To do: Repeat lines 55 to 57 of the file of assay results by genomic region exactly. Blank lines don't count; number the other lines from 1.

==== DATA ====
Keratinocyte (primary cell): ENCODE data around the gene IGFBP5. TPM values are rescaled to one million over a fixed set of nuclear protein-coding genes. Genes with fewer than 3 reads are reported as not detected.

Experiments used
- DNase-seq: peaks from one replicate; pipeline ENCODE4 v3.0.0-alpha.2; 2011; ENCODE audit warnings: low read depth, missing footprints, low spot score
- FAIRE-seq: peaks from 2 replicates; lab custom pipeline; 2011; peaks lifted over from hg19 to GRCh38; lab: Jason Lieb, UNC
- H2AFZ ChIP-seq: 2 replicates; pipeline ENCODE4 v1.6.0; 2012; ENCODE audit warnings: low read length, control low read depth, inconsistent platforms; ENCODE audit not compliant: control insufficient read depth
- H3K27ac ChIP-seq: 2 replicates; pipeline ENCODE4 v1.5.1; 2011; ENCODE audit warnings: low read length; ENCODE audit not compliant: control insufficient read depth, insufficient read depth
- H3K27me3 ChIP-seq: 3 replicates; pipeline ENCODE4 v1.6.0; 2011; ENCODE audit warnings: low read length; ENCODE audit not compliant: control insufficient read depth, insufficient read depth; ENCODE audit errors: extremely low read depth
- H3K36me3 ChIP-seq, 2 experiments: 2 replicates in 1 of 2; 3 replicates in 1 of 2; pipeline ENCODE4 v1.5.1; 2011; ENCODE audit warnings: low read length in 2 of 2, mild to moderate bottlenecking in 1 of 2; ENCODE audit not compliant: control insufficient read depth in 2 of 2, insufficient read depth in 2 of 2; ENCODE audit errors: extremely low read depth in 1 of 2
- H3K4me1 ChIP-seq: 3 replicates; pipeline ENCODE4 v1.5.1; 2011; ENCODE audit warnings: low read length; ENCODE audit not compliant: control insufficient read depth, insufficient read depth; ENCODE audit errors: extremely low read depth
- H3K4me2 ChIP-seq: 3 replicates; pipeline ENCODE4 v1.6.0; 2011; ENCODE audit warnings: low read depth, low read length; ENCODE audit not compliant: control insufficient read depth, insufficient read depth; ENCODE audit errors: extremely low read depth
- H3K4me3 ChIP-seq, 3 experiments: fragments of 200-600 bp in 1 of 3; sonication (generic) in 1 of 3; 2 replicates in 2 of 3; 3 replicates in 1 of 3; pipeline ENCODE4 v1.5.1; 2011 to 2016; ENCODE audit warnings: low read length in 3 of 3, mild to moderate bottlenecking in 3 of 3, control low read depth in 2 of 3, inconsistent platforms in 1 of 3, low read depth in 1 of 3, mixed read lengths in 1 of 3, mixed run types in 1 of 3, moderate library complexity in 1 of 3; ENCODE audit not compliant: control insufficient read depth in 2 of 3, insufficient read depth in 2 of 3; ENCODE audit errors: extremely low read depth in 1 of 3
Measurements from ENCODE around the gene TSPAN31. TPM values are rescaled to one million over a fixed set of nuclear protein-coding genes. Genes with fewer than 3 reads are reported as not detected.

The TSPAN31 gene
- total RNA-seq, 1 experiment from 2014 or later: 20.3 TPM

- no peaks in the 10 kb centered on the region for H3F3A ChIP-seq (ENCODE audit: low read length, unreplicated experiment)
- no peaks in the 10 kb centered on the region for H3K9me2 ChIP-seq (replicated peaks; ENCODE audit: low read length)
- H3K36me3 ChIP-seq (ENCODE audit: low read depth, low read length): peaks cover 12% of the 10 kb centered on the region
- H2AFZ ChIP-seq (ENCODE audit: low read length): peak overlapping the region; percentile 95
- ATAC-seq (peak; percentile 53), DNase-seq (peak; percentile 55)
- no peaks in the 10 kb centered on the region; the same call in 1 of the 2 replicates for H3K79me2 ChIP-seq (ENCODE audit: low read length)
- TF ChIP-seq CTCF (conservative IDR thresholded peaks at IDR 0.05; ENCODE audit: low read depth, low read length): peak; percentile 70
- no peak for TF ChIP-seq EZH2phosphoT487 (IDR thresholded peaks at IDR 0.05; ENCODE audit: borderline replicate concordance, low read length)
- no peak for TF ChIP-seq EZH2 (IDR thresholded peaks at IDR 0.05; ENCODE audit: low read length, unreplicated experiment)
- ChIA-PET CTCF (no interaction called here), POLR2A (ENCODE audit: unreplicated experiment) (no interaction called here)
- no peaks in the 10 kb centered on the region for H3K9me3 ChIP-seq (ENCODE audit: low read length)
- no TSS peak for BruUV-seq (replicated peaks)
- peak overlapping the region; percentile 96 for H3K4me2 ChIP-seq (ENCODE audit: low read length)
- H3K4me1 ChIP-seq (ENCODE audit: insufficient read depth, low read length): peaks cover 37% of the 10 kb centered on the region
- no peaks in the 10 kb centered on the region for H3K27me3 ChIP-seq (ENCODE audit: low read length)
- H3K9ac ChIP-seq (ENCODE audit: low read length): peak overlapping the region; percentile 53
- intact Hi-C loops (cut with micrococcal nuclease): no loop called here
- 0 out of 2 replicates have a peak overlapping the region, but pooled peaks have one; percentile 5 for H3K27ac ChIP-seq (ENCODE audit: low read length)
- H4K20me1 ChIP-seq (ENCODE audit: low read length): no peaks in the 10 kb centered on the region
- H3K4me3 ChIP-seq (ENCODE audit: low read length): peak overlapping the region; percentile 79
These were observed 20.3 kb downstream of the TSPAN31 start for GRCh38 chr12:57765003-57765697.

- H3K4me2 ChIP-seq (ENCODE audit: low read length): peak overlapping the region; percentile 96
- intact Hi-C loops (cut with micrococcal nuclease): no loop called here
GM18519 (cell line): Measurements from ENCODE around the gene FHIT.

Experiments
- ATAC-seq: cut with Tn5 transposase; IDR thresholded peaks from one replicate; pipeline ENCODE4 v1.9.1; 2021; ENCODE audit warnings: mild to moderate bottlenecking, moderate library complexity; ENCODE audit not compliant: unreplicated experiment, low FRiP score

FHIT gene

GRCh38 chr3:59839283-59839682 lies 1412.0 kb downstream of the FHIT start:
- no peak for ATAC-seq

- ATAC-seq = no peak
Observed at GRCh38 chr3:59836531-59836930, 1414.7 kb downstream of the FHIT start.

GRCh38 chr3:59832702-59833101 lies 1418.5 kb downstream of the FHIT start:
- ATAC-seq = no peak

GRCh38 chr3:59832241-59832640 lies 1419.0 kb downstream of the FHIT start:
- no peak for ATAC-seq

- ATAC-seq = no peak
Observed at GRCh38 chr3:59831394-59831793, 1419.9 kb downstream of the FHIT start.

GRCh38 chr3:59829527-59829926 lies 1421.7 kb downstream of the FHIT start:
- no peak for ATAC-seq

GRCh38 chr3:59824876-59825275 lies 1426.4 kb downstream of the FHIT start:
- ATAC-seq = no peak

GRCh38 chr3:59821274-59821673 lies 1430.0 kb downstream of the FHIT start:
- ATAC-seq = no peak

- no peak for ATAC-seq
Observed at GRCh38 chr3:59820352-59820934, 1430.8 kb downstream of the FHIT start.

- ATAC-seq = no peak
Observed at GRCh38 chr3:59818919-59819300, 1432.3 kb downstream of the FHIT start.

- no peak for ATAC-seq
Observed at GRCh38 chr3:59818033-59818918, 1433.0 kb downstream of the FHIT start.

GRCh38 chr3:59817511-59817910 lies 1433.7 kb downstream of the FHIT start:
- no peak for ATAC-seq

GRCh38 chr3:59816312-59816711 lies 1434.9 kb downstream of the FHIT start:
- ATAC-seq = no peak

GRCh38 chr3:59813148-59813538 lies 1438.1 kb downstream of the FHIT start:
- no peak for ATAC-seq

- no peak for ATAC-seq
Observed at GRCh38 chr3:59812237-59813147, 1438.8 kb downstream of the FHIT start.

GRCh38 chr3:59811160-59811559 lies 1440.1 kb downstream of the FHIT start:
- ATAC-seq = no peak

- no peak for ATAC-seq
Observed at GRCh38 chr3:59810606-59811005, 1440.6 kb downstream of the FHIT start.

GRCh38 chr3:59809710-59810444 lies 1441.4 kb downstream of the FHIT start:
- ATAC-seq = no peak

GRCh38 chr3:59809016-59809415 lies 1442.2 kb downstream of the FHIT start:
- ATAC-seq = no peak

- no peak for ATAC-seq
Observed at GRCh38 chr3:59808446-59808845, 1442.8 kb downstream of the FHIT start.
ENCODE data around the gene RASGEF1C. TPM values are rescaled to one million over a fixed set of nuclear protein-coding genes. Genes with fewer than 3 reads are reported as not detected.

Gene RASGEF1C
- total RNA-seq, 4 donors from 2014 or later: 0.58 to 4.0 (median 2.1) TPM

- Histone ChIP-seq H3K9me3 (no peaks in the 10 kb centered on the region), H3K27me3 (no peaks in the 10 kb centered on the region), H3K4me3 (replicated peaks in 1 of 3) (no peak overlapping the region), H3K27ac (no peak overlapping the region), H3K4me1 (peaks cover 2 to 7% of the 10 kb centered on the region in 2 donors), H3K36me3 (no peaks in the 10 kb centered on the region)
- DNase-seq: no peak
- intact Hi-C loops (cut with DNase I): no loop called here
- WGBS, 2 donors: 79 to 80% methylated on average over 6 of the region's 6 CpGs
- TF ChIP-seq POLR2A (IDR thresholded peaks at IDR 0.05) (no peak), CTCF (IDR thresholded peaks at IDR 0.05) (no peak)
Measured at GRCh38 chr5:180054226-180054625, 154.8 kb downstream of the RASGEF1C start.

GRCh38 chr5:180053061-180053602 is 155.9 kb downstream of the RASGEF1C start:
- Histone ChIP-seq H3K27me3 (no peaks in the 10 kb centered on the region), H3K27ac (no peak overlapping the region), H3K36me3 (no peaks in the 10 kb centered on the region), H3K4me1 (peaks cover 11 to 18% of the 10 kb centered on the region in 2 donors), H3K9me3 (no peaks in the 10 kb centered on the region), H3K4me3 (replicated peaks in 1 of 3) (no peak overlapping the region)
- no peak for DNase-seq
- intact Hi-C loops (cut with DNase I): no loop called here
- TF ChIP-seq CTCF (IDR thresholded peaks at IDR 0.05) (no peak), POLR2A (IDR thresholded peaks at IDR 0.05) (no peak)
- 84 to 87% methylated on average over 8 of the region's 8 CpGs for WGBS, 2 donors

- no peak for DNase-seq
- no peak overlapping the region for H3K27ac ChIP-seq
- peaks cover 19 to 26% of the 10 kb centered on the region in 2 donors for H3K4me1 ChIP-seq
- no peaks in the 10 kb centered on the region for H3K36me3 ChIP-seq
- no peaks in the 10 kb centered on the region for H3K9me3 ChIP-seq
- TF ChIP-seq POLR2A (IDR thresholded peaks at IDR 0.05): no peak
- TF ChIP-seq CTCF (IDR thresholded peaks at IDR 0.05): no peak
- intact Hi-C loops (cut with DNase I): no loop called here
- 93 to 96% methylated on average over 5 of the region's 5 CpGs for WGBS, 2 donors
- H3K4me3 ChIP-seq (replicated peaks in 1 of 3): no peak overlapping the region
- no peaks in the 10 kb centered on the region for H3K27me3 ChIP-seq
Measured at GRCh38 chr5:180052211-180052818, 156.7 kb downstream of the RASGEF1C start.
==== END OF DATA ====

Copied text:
- ATAC-seq = no peak

GRCh38 chr3:59821274-59821673 lies 1430.0 kb downstream of the FHIT start:
- ATAC-seq = no peak